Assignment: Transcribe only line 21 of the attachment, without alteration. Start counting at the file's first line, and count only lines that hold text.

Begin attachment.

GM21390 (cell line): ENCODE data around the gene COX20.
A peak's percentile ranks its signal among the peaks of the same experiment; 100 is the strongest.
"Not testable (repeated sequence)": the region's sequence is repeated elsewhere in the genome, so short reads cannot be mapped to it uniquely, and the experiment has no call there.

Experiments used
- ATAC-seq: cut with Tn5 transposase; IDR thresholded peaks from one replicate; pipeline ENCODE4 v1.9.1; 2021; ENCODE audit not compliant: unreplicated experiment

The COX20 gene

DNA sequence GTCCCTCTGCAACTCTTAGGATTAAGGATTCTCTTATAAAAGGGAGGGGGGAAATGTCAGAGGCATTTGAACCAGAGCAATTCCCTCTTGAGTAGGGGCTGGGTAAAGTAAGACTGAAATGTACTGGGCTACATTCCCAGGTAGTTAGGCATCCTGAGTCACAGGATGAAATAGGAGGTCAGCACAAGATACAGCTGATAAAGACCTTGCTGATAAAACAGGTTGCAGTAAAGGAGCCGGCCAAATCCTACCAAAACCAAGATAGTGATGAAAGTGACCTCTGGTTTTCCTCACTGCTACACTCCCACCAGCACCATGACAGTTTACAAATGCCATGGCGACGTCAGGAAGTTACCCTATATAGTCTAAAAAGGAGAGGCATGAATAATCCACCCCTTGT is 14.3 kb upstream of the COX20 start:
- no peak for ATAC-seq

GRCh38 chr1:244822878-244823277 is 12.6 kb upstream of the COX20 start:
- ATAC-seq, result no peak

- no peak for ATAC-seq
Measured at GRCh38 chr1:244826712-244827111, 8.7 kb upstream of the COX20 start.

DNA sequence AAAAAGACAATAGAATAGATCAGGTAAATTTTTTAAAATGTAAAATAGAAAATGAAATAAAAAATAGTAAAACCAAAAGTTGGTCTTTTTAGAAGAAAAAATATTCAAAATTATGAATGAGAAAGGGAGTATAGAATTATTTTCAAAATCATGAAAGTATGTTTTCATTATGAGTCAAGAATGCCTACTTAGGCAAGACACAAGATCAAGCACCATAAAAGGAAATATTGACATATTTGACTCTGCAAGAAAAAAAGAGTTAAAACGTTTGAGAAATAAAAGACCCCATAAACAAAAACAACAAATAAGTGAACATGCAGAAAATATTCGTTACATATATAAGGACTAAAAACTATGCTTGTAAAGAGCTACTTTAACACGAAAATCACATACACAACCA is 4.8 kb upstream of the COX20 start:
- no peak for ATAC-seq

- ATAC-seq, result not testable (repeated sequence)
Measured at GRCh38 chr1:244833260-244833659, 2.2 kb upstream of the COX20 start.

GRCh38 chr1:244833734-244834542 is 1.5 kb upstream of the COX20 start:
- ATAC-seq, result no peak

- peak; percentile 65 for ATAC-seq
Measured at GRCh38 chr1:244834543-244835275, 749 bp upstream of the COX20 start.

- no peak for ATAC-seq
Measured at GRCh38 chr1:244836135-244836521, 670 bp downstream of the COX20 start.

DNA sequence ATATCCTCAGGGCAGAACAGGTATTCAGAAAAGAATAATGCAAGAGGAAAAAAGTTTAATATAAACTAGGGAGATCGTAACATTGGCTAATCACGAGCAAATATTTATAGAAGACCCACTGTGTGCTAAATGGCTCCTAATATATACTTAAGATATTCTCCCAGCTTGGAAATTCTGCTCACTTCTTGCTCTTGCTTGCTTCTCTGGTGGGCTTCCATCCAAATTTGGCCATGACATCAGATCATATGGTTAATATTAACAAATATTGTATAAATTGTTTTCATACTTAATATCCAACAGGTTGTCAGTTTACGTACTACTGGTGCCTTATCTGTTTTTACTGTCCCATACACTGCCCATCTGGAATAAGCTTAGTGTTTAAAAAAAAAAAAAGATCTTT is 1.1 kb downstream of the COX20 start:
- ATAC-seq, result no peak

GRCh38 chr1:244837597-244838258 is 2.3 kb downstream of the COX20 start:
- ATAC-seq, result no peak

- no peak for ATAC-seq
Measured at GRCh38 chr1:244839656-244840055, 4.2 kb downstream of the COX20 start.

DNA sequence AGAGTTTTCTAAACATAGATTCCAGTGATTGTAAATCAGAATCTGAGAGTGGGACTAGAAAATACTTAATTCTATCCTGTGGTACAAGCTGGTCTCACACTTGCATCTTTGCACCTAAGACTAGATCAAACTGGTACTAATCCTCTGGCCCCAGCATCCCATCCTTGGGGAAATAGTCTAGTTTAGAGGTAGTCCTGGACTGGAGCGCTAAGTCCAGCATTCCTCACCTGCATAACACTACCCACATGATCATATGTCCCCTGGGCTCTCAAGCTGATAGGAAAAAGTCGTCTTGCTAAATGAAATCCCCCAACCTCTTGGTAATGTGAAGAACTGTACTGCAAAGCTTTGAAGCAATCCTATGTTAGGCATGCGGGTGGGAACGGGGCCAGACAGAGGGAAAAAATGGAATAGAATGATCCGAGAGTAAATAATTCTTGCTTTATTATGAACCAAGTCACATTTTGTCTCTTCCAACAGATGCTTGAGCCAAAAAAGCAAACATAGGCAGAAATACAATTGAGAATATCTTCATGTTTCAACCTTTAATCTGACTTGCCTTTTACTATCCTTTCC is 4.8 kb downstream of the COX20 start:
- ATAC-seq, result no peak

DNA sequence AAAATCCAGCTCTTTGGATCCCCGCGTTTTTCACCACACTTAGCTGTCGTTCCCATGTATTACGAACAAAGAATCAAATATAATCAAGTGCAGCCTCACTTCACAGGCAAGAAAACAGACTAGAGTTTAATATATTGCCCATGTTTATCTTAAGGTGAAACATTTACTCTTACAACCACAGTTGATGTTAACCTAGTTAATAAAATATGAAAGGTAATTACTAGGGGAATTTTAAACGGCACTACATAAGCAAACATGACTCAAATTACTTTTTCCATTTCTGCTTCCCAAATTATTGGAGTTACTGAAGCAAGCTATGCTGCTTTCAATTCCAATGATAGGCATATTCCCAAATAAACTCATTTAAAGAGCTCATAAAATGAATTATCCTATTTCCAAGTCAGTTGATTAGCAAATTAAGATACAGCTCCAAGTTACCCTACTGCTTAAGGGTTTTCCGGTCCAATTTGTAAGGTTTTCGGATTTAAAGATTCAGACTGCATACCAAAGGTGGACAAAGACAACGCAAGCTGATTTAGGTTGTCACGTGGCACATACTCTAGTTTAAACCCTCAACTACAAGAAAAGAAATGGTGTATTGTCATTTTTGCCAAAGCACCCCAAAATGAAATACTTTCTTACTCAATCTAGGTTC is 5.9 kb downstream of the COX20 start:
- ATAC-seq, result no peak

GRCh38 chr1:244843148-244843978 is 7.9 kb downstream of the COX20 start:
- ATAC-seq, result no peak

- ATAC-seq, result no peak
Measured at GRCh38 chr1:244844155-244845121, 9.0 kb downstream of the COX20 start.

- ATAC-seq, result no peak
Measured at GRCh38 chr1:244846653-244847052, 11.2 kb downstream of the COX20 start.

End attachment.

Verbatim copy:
- no peak for ATAC-seq